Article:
Tuesday, September 29, 2009


[Some bits of Alexander Pope's table-talk, from Joseph Spence's Anecdotes, Observations and Characters of Books and Men:]

If I am a good poet? (for in truth I do not know whether I am or not.) But if I should be a good poet, there is one thing I value myself upon, and which can scarce be said of any of our good poets: and that is, "that I have never flattered any man, nor ever received any thing of any man for my verses."

Middling poets are no poets at all. There is always a great number of such in each age, that are almost totally forgotten in the next. A few curious inquirers may know that there were such men, and that they wrote such and such things; but to the world they are as if they had never been.

[Pope's sister, Mrs. Racket:] When my brother's faithful dog, and companion in these walks, died; he had some thoughts of burying him in the garden, and putting a piece of marble over his grave, with the epitaph; O RARE BOUNCE! and he would have done it, I believe, had not he apprehended that some people might take it to have been meant as a ridicule of Ben Jonson.

Saturday, September 26, 2009


[Last night our department's graduate program held a "faculty juvenilia" reading, in which faculty members were invited to read specimens of the embarrassing things they'd written in very early youth & by the way to proffer "words of wisdom to our graduate students. I was unable to unearth any of the atrocities of my childhood or high school years – hopefully they've mouldered to dust in a closet of my mother's house – but I was able to turn up my file of undergraduate poems, opening which felt rather like cleaning out the fridge after two months' absence – ie many stomach-turning science experiments to be disposed of.]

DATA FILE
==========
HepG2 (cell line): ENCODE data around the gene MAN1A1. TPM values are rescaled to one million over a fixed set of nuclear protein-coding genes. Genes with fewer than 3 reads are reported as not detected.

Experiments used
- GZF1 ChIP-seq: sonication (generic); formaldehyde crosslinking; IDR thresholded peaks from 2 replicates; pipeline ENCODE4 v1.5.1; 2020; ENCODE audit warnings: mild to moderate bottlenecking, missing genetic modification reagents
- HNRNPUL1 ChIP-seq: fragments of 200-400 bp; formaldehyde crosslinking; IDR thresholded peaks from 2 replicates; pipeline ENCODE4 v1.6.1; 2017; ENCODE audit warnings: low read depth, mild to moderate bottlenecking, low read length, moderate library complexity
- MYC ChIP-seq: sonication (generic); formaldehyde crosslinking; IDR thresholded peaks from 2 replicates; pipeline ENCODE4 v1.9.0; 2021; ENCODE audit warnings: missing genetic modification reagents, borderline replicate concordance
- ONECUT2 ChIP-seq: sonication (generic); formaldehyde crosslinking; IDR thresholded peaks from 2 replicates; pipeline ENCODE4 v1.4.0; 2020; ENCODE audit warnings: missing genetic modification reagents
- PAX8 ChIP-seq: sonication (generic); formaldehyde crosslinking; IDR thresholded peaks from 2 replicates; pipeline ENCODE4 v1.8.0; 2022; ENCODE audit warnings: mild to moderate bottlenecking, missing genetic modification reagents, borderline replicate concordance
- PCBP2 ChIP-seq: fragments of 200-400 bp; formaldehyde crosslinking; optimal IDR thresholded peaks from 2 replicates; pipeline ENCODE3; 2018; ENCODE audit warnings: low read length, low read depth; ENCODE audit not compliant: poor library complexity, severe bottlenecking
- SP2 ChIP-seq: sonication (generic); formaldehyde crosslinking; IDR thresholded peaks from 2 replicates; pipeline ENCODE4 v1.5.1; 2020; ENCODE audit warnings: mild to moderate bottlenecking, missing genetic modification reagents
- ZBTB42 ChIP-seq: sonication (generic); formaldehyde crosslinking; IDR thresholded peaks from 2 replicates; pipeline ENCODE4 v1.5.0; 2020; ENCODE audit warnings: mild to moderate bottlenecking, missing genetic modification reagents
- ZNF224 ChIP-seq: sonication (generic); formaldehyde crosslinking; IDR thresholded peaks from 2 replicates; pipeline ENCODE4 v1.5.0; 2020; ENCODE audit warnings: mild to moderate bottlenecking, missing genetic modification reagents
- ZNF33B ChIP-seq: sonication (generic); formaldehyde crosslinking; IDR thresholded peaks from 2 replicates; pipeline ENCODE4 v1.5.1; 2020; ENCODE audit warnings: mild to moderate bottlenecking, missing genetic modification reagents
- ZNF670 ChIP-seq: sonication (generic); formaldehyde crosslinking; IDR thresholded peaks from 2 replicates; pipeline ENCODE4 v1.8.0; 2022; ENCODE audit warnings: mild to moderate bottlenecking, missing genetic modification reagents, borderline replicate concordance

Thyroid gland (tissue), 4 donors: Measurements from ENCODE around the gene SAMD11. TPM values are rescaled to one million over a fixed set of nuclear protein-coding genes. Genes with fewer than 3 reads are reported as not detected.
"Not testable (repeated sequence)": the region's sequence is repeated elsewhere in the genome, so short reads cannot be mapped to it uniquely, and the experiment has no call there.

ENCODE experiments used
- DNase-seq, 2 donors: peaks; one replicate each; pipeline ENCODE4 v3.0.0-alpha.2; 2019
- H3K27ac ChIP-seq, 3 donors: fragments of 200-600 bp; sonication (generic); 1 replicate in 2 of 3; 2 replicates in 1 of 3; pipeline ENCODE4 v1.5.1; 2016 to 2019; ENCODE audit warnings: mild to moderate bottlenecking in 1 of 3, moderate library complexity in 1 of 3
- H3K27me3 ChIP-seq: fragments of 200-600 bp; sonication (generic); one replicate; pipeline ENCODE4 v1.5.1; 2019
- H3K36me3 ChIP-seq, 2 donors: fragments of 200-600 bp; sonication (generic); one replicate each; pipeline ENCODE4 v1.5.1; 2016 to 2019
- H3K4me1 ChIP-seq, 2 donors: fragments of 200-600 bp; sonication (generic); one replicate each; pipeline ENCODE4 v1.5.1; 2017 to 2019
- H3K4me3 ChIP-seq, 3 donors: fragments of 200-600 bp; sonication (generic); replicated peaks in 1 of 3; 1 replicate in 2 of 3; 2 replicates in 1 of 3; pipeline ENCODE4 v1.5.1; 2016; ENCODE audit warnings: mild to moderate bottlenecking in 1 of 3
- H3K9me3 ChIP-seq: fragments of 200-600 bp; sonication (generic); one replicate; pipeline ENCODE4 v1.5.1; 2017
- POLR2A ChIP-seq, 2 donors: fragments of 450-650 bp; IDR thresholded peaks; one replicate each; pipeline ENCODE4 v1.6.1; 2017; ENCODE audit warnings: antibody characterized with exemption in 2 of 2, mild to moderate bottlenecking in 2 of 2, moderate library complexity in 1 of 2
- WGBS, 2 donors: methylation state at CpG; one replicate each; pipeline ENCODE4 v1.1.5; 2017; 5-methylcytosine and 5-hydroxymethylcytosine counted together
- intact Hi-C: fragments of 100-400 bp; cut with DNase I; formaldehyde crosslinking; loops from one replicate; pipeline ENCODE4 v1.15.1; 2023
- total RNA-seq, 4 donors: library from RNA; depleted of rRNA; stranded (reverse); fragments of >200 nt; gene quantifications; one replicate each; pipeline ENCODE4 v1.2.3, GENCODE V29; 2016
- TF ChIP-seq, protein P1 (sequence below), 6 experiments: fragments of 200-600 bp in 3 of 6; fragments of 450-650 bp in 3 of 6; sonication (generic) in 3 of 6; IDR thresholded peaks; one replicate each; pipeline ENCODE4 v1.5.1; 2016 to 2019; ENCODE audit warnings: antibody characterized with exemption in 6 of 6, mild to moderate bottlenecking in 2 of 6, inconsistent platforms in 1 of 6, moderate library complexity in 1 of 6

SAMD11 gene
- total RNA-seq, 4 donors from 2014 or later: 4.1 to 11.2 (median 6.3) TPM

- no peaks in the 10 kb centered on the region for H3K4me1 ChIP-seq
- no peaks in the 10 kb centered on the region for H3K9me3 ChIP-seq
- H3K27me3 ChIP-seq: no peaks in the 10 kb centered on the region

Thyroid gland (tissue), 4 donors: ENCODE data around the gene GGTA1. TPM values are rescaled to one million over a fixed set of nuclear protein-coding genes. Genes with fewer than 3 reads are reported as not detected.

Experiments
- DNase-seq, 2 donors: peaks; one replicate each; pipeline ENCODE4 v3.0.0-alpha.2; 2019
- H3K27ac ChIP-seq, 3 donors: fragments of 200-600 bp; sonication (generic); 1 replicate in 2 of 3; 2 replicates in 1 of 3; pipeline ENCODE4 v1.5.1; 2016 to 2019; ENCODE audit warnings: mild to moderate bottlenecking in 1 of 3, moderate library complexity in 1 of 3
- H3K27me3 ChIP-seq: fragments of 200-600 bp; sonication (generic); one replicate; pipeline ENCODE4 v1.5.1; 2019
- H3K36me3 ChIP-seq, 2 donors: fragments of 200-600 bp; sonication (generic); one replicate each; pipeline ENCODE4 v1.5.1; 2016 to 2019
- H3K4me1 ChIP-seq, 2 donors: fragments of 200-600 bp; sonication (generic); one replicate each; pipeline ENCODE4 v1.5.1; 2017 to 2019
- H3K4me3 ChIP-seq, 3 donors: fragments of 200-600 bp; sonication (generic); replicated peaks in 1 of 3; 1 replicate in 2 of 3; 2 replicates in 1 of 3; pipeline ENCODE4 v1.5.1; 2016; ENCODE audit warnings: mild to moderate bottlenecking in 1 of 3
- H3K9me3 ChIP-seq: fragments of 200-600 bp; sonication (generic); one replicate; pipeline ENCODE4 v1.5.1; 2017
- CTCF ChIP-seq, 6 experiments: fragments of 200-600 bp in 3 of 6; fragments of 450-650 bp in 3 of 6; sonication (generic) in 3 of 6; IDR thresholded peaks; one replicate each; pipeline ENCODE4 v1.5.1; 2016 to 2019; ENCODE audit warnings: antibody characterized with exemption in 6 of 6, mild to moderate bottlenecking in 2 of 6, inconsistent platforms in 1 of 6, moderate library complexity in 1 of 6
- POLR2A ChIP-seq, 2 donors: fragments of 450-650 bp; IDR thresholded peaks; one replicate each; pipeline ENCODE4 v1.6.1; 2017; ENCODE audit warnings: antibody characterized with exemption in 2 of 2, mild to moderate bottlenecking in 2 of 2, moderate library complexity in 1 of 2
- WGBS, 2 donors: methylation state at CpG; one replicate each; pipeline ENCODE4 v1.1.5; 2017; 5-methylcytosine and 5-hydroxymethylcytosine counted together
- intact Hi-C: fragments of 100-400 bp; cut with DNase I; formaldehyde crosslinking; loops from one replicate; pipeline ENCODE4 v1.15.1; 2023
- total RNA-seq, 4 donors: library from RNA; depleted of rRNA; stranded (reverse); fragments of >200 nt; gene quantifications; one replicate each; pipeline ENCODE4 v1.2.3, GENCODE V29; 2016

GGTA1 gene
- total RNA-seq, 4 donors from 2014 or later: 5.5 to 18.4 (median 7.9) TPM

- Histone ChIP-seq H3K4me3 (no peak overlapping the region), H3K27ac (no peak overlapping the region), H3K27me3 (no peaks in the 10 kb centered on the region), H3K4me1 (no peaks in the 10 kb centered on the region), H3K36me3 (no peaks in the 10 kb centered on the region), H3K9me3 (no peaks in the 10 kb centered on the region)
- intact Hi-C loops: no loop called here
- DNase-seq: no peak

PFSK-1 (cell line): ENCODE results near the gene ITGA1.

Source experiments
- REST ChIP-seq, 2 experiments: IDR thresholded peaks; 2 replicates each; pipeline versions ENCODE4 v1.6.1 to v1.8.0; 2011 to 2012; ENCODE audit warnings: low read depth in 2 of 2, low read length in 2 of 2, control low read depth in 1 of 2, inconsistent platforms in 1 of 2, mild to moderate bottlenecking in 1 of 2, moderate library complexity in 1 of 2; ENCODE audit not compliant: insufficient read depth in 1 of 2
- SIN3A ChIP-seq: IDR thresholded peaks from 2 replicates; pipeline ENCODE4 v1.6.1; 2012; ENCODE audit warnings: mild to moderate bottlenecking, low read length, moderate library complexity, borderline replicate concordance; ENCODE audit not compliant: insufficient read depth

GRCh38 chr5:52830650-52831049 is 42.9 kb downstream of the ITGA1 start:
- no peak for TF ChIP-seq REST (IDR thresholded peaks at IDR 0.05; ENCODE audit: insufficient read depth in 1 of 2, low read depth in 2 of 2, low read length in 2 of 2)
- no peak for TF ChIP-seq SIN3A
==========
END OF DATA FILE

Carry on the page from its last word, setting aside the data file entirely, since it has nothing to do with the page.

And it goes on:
Introducer: Mark Scroggins, after 4 years of geekish isolation in high school (most notable achievement: Latin club, for god's sake) & uncountable years of geekish, isolated intellectual humiliation in college & grad school, is now circling the drain of his middle years, exposing his ignorance at every turn to colleagues & unfortunate students. He 'teaches' modernist & postmodernist poetry & culture, though he doesn't believe in postmodernism anymore, & leads poetry writing workshops, though he suspects that poetry writing can't really be 'taught.'*

MS: This poem, which I wrote when I was an undergraduate – & which, as you can see, was actually typed on an actual typewriter [holds up sheet of onionskin] – doesn't seem to have a title. One of the few things I knew that still proves true is that titles are important, and hard. But if I had titled it, it would have been called "The Fish." I will read it in my best William Shatner voice, so you know it's poetry:
When I was a child, I love to play
at fishing in the shallow pond behind
my grandfather's house in Alma, Texas,
dropping strings and pebbles into the water,
roiling the bottom mud in watery dust-clouds,
chasing the tiny fish that crept along the slime.
The water of the pool was clear, the fish
as sharp and shiny as minted coins;
I could see them move from left to right,
but when I tried to touch them with a stick,
they were not there.
The mind is a fish,
and moves in a medium, turning around
barriers and nosing muddy depths,
darting and circling until it returns
to chase the self it cannot catch, to find
the pond dried up, and with it the frogs